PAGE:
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THE past half year has indeed been an eventful one, marked by dispensations of judgment and mercy. We have seen the greater part of an abundant produce, come to perfection in its growth, and then, touched by the invisible Hand which orders all things in heaven and on earth, corrupt, and perish. We have still before us the fearful consequences of such a visitation, not yet felt in their heavy pressure, but menacing us with most portentous aspect. The calamity is not a national one: it comes in the form of a general judgment, under which we are taught to hope that the inhabitants of the earth may learn righteousness: for how vain is the help, how utterly unavailing are the wisdom, the power and the skill of man, when the LORD ariseth to contend with him!
Among ourselves, we are called on to note the peculiar severity with which this blow must fall on the population of Ireland, where potatoes form the chief,
the almost exclusive article of the poor man's diet. His little plot of ground is planted with them: his winter store consists of them: the produce of their sale is the only supply to which he can look for the payment of his rent, unless he has a pig, which being also exclusively fed on the same article, cannot be sustained if that fails so that in every point of view, famine threatens Ireland to a most awful extent; and the unholy compact, the surrender of the little that remained to us of Protestantism in our legislation, in order to ensure the peace and prosperity of Ireland seems to have brought down an especial judgment in that quarter. Who can look stedfastly on the prospect of millions driven to desperation by the pressure of famine, and goaded on, as we all know them to be, by those who possess unbounded influence over them, to deeds of violence and blood? The prayers of every Protestant should be breathed forth daily for Ireland and the Irish.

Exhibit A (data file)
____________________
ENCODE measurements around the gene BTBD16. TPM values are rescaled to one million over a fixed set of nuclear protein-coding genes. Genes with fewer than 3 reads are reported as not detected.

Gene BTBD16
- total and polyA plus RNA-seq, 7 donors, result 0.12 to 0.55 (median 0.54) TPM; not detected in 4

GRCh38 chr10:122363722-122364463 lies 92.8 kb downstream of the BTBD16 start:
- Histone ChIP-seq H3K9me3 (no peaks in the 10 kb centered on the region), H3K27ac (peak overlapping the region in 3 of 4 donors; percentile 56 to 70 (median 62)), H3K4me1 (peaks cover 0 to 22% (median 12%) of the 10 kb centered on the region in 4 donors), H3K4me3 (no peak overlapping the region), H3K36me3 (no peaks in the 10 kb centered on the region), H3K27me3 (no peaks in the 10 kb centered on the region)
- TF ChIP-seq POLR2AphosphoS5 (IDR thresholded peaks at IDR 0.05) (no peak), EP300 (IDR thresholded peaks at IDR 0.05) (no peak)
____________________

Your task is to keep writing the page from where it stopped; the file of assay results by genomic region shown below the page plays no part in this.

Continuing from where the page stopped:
In England, we have seen the long-delayed movement at last carried out; and those who have been doing the work of Rome in the guise of Protestant clergymen, have thrown off that cloak, openly apostatizing. The event is one that for ten years past we have been looking, as our readers can testify and all the rebukes that we have received failed to silence our prognostications. We now, once more, affectionately warn our Christian Sisters from being drawn to the edge of this whirlpool: many venture so far, merely through curiosity, and find themselves drawn in before they suspected any danger. Frequenting such Churches as present what these deceivers call models of ecclesiastical architecture, with their unscriptural adornments, and Popish appurtenances; going to hear what Mr. Such-a-one will say, who is known to preach the false gospel of the Tracta
rians; reading books that set forth their views in attractively amusing tales, and pious dissertations; all these things are exceedingly perilous. But, like every other evil thing, this proceeds from within; and all outward defences will be unavailing to her who watches not well her own heart.
We ask the continued prayers of our friends for divine support under a protracted trial of faith and patience : and we, in turn, commend them all to God, and to the word of His grace, which is able to build them up, and to give them an inheritance among them that are sanctified.
London, Dec. 1845.